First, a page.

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Childhood burns may lead to higher risks of death

by / Tuesday, 24 December 2013 / Published in Burn Injury

Childhood burns covering 60% have risks of death

A recently published study has found that children who have sustained injuries from burns covering more 60 percent or more of their total body surface area (TBSA) are at much higher risks of experiencing severe complications or death.

Authors of the study have urged that more attention should be given to such patients, suggesting that they receive more vigilant and improved forms of therapy.

The study was led by by Dr. Marc Jeschke of the Ross Tilley Burn Centre at the University of Toronto, Dr. David N Herndon of the Shriners Hospital for Children and colleagues at the University of Texas Medical Branch. It involved the assessment of 952 pediatric burn patients aged six to ten at the Shriners Hospital for Children, Galveston, Texas, USA, between 1998 and 2008. This was a single-center study, which narrows the scope of the findings. The research included patients with a range of burn sizes and also included those with severe burns as well as individuals with only 30 percent of their body affected.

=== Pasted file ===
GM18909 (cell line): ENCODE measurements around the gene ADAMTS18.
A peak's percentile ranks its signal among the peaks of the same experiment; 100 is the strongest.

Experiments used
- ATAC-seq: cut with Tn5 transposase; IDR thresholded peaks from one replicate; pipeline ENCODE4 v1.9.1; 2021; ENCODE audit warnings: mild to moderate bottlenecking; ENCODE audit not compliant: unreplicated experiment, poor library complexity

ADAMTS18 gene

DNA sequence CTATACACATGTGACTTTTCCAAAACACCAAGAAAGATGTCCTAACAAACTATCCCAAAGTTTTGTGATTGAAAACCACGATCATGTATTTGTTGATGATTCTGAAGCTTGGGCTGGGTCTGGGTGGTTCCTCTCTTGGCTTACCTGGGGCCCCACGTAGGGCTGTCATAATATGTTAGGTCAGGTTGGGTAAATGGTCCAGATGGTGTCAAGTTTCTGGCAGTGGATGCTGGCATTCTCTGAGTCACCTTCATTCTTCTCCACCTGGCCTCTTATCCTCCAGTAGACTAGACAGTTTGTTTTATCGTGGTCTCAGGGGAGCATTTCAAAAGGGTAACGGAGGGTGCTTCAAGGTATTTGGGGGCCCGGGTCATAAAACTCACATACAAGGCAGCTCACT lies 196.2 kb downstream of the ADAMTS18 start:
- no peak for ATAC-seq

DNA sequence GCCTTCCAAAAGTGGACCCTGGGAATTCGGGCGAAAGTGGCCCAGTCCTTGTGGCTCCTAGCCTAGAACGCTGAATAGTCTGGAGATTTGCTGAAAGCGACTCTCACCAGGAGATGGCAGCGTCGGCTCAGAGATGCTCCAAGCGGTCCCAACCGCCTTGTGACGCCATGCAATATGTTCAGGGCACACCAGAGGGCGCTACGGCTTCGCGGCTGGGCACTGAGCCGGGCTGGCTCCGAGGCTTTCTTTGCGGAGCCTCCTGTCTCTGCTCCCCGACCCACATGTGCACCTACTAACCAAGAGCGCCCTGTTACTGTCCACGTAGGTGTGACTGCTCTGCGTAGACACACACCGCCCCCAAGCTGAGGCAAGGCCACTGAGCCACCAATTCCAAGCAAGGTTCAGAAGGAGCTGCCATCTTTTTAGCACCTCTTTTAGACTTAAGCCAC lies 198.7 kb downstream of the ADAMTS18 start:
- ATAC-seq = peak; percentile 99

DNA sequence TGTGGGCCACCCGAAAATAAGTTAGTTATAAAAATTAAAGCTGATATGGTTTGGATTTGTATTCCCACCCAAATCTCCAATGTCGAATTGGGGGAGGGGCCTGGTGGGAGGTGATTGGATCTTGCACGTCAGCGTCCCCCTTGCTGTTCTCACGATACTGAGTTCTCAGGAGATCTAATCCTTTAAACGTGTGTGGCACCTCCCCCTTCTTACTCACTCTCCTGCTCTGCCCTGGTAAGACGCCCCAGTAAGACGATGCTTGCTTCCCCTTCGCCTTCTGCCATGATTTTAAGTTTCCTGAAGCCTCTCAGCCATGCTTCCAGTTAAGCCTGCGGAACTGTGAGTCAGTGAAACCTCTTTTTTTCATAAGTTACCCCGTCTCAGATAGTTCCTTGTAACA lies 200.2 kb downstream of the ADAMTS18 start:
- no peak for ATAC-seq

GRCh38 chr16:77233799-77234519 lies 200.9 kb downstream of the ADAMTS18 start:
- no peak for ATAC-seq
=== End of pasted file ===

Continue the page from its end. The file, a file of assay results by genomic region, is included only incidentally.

13% of children risks death from severe burns

The researchers found that of the 13 percent of children who died (123 of the 952 patients), three percent of the deaths were of those with less severe burns, while those in the most severe category accounted for 55 percent of the deaths.

“We have established that, in a modern pediatric burn care setting, a burn size of roughly 60% TBSA is a crucial threshold for post-burn morbidity and mortality,” the authors of the study concluded. “On the basis of these findings, we recommend that pediatric patients with greater than 60% TBSA burns be immediately transferred to a specialized burn center.”

This study outlines a much higher threshold for poor outcome following severe burns than was formerly thought. But, the authors also noted that improvements in treatment since 1998 have led to reduced morbidity and increased survival for children affected.

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